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5 Common Back-to-School Mistakes Teachers Regret All Year

It was sometime around October when my principal called me into his office & sat me down for a chat. “Do you know what’s happening behind your back?” he asked me. “You’ve got to muster all the authority you have and regain some control.”

I’m pretty sure he could see the tears I was so desperately trying to hold back.

How did this happen? I wondered. How did I let my class get so far out of control?

5 common mistakes teachers make the first week of school during back-to-school

That conversation was no fun, but looking back I’m so thankful for a principal who cared enough to step in and have that tough conversation. You see, I was floundering.

I remember standing in front of my class, trying desperately (and unsuccessfully) to get their attention while half of the class chatted, a third were wandering around the room, and only a handful actually had their homework done and ready.

It was, in a word, a nightmare.

And it all started the first weeks of school.

I didn’t realize it at the time, but I had made some key mistakes that really came back to bite me all year.

These are mistakes you certainly don’t want to make. Avoid them at all cost.

Listen to the full podcast episode:

5 Mistakes Teachers Make the First Week of School

Mistake #1: Not realizing the importance of the first week of school

That first week sets the tone for the whole year & can easily be the difference between a calm, productive class and an out-of-control, disastrous one.

If you just let your students do what they want (figuring you’ll deal with problems later), guess what? Your students will get in the habit of doing what they want. And that will make things quite difficult.

On the other hand, if you value the first week of school, you can use it as a fresh start to make big changes from last year.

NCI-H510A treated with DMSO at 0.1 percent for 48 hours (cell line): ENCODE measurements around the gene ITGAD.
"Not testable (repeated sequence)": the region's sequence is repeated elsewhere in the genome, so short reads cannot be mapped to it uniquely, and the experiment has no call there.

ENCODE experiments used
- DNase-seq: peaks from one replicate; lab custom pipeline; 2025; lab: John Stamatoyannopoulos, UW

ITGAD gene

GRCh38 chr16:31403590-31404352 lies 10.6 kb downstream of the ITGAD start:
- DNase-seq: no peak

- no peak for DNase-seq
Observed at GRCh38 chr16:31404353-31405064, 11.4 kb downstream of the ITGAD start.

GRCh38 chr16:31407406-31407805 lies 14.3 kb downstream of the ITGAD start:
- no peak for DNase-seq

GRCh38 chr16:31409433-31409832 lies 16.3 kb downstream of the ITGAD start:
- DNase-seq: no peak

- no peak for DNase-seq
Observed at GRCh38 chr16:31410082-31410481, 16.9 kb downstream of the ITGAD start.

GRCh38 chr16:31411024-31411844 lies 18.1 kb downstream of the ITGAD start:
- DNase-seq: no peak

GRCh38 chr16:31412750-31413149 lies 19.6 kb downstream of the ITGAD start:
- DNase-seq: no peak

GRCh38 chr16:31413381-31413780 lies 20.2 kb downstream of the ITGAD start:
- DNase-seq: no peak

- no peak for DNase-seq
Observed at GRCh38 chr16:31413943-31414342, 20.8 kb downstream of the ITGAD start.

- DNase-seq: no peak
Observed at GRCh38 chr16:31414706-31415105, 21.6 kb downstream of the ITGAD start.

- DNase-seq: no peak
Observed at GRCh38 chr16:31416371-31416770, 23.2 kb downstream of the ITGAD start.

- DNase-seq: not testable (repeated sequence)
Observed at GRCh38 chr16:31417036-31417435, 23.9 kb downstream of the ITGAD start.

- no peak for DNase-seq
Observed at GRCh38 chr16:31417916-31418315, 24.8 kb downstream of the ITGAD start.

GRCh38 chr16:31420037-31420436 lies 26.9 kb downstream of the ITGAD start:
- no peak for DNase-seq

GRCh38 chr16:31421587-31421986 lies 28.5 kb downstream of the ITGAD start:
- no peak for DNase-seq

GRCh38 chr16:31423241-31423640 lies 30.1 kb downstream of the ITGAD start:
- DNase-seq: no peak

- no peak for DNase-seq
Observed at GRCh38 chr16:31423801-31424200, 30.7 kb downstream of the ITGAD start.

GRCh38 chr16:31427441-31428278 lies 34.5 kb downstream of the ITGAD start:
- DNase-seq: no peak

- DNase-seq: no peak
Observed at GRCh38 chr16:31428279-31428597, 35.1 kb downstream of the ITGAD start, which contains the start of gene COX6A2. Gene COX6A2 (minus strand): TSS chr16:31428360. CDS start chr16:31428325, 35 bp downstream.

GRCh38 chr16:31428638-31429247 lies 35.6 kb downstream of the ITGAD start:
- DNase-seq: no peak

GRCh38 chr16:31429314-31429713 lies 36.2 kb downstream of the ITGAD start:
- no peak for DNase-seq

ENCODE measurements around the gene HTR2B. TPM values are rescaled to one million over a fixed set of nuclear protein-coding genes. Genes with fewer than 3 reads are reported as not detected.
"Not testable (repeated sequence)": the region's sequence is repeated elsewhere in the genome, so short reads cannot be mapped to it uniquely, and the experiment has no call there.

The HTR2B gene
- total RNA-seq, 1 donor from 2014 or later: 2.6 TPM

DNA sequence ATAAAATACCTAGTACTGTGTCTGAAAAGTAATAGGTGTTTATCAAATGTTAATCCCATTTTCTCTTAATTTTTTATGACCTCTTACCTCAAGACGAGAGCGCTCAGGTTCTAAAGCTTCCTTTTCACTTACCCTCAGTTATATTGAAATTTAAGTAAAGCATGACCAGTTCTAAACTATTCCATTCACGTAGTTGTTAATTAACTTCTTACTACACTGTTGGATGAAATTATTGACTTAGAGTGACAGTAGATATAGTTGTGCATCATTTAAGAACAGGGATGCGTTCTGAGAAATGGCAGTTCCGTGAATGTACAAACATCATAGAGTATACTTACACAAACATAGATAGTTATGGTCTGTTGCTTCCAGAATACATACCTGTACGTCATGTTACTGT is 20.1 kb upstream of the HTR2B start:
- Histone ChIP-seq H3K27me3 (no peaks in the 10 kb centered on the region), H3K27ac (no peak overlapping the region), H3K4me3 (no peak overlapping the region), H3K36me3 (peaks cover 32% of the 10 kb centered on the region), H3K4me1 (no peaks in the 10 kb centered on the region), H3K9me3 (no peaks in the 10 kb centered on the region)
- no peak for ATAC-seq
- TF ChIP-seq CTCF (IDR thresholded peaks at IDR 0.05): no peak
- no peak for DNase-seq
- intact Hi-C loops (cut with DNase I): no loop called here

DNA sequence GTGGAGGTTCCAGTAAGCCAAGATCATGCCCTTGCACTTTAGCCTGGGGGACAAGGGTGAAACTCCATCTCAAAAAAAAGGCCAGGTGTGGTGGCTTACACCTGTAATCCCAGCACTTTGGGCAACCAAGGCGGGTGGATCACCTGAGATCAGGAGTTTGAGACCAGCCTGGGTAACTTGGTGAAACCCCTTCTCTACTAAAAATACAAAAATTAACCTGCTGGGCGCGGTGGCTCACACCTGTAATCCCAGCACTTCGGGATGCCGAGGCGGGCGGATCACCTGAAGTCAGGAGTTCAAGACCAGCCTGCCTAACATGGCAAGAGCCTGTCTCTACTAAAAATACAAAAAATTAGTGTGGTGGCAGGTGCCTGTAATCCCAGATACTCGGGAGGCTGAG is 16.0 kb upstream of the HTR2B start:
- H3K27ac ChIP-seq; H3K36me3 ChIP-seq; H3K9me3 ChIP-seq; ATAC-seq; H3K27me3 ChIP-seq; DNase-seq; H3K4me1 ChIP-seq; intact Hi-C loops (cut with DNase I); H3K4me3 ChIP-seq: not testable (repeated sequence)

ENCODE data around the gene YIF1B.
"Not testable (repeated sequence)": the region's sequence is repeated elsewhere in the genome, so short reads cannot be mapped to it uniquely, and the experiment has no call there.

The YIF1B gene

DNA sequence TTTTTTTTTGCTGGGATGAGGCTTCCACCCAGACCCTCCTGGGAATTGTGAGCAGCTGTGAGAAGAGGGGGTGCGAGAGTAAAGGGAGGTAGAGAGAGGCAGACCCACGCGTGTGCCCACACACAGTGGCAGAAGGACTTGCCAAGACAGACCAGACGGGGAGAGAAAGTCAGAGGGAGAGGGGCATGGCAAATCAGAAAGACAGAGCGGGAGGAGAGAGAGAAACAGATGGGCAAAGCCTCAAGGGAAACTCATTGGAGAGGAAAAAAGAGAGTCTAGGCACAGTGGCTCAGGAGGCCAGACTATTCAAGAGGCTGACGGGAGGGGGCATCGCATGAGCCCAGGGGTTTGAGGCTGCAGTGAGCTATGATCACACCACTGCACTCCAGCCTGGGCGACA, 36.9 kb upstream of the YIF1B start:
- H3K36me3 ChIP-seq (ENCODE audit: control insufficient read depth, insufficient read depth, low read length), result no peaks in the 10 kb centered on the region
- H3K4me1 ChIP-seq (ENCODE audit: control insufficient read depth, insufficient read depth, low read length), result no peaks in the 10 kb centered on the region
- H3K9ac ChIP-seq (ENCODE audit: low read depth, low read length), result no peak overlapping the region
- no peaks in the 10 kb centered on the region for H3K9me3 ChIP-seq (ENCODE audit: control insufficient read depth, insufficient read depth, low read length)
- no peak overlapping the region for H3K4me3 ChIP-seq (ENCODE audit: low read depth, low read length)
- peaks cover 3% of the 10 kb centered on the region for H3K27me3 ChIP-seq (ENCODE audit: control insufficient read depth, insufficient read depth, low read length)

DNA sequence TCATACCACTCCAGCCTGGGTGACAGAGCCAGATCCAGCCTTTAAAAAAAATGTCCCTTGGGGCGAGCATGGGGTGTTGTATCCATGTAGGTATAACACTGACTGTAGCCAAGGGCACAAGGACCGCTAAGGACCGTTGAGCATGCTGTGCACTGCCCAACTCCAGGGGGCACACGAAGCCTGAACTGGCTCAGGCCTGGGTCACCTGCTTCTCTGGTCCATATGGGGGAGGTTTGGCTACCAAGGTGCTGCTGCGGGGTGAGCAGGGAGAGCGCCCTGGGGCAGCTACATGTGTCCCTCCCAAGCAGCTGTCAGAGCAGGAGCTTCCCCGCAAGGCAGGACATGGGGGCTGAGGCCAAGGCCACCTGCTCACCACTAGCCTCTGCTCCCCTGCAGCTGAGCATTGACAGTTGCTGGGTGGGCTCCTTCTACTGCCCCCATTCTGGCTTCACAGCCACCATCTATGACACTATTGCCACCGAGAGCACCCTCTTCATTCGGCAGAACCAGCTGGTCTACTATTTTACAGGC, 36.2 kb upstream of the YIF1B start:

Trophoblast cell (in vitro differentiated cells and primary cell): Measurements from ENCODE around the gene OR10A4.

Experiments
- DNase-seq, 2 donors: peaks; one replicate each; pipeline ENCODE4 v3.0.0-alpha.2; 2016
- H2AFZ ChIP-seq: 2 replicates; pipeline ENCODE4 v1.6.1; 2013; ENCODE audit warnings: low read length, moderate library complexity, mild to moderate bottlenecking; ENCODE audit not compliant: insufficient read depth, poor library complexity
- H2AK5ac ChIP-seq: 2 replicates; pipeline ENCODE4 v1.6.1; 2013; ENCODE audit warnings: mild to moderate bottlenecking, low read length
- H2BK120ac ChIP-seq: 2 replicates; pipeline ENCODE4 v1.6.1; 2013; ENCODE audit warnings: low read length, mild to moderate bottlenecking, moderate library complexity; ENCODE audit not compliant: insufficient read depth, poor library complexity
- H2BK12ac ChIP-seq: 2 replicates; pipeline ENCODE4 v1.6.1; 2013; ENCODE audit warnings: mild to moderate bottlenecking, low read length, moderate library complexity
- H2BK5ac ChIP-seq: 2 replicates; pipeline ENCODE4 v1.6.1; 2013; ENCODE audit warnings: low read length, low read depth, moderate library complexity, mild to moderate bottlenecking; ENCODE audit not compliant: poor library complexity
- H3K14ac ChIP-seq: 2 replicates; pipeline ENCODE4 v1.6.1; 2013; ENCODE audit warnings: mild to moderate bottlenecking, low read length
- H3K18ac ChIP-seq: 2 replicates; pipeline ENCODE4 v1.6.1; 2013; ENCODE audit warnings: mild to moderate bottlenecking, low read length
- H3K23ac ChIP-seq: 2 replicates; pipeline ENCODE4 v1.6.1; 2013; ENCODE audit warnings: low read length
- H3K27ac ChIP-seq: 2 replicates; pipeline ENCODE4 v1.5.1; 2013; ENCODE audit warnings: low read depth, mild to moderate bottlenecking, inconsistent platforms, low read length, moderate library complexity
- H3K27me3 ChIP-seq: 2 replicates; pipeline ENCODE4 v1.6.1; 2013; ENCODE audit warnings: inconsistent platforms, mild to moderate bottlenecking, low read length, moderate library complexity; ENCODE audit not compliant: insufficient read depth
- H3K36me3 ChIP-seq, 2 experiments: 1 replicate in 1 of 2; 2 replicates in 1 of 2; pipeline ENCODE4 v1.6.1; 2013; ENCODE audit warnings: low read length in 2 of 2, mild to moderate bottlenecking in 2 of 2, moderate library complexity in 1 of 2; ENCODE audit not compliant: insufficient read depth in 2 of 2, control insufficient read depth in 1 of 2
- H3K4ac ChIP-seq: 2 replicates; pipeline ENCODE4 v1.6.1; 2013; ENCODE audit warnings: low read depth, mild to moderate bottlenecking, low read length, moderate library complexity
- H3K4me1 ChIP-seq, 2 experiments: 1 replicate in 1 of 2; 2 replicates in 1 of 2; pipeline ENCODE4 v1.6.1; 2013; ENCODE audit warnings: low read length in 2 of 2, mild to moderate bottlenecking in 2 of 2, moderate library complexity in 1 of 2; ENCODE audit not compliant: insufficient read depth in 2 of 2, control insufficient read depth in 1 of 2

During this new phase, students are open to change, and you have the ability to set any expectation that you want (within reason).

Recognize the power of this fresh start & use it to your full advantage.

Mistake #2: Expecting good procedures to just happen

Teachers make two mistakes when it comes to procedures: not thinking them through, and just telling them instead of teaching them.

To avoid the first mistake, you must first carefully think through your procedures. If you’re a new teacher, you need to think through a procedure for everything – from bathroom breaks to how students will pass in papers to how & when students will sharpen pencils.

Veterans – stop & think which procedures didn’t go so well last year & brainstorm better options. You can ask fellow teachers for help at your school or post a question in our Facebook discussion group.

I also share specific procedure suggestions in this post: 10 Classroom Procedures that Will Save Your Sanity

10 classroom procedures that will save your sanity

Secondly, it's not enough to simply tell your students what you expect. Instead, you must carefully teach & practice them.

Click here to read my 4-step process for teaching procedures so that your students actually follow them.

How to teach procedures that your students will actually follow

Mistake #3: Letting the little things go

This mistake really derailed me & was the single largest reason I ended up in that awkward conversation in my principal’s office. You see, when I saw little problems like Brandon talking, Rylie wandering around the room, or Elizabeth blurting out answers, I didn’t do anything about it. I figured they weren’t big problems, so I just let them go.

But the problem is that little problems don't stay little.

They grow into bigger & bigger problems, and by the time you realize what’s happened you have a big mess on your hands & don’t even know where to begin addressing all the issues.

I learned to address every small issue the first week of school. This doesn’t mean I have to hand out consequences or be mean. I simply needed to correct problems as they come up. A simple, “Greg, we don’t run into the classroom. Please step back outside and come in calmly” does wonders.

When we correct small problems, we not only nip them in the bud, but we also send a strong message to our students that procedures matter, our instructions matter, we mean what we say, and we’re all here to focus & learn.

p.s. I’ve heard many people give the advice to “not sweat the small stuff.” But here’s my thought: In February, in April, in May, don’t sweat the small stuff. But in August – during the first week of school – please, please do. You are setting expectations. You are establishing the tone. And you will certainly be glad you did.